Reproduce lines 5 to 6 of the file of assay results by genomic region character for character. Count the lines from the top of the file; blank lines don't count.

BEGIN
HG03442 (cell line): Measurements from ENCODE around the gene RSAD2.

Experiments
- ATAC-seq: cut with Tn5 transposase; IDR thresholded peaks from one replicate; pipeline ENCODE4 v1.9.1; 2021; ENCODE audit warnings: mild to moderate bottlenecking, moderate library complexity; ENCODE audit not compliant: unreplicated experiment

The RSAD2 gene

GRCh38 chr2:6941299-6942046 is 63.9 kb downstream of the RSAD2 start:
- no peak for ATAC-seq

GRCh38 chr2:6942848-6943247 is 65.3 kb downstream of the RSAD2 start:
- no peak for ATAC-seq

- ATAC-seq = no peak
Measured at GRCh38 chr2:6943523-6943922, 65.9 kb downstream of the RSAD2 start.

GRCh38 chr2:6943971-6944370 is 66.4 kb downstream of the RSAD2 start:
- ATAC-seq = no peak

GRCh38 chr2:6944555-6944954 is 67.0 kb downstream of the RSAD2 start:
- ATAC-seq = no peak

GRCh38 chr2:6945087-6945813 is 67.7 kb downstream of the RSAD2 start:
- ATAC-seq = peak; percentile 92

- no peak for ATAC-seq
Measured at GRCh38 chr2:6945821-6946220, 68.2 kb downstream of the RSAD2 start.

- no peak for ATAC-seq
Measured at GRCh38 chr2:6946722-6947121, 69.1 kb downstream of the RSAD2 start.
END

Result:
GRCh38 chr2:6941299-6942046 is 63.9 kb downstream of the RSAD2 start:
- no peak for ATAC-seq